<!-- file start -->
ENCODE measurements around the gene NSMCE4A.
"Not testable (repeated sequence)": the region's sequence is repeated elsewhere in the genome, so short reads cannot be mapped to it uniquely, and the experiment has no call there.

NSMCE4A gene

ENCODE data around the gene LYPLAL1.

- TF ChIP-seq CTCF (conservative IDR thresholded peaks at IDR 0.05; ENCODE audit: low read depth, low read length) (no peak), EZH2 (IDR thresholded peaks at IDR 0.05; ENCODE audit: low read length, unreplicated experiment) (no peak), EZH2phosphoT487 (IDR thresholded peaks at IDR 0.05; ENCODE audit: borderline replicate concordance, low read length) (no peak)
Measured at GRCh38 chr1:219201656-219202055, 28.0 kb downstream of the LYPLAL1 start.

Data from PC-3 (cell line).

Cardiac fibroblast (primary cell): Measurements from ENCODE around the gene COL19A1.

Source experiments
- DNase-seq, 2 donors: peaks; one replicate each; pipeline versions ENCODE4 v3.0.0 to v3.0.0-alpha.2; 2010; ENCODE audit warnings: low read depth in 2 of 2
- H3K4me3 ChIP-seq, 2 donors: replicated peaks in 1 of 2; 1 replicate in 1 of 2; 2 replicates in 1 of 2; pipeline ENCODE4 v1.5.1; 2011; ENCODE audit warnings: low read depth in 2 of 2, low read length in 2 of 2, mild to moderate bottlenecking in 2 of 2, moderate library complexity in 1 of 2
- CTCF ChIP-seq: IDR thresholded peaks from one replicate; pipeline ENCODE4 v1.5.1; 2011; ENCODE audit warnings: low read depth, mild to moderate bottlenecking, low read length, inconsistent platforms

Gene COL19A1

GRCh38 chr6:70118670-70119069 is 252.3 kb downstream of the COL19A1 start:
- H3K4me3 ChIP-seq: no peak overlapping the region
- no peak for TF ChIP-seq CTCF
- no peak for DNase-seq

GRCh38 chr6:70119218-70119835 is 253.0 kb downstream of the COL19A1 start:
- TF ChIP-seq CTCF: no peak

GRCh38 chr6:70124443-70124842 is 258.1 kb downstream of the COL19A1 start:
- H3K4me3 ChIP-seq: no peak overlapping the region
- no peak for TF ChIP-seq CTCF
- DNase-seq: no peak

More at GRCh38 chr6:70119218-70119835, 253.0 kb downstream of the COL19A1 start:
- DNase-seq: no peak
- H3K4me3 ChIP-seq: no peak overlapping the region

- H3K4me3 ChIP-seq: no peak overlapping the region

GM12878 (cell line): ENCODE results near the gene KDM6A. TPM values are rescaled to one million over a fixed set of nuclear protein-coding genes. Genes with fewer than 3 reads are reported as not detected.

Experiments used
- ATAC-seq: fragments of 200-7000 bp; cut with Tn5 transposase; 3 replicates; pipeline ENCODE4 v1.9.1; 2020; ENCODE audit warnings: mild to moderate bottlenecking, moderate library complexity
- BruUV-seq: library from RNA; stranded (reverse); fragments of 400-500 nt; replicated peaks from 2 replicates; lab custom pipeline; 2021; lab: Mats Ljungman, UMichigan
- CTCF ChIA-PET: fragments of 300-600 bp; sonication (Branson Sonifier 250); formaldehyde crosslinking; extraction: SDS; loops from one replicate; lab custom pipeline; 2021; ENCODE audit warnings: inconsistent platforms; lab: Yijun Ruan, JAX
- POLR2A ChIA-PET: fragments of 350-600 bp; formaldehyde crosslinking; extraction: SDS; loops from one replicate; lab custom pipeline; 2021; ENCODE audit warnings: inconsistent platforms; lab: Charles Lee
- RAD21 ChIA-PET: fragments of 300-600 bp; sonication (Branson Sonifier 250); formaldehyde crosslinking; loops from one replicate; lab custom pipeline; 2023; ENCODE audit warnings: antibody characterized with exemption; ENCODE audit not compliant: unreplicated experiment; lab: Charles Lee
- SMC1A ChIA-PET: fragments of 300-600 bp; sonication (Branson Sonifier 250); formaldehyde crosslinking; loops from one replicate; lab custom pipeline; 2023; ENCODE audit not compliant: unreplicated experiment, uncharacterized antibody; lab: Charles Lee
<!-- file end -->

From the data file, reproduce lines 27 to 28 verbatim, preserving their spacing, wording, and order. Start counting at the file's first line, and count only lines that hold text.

- H3K4me3 ChIP-seq: no peak overlapping the region

GM12878 (cell line): ENCODE results near the gene KDM6A. TPM values are rescaled to one million over a fixed set of nuclear protein-coding genes. Genes with fewer than 3 reads are reported as not detected.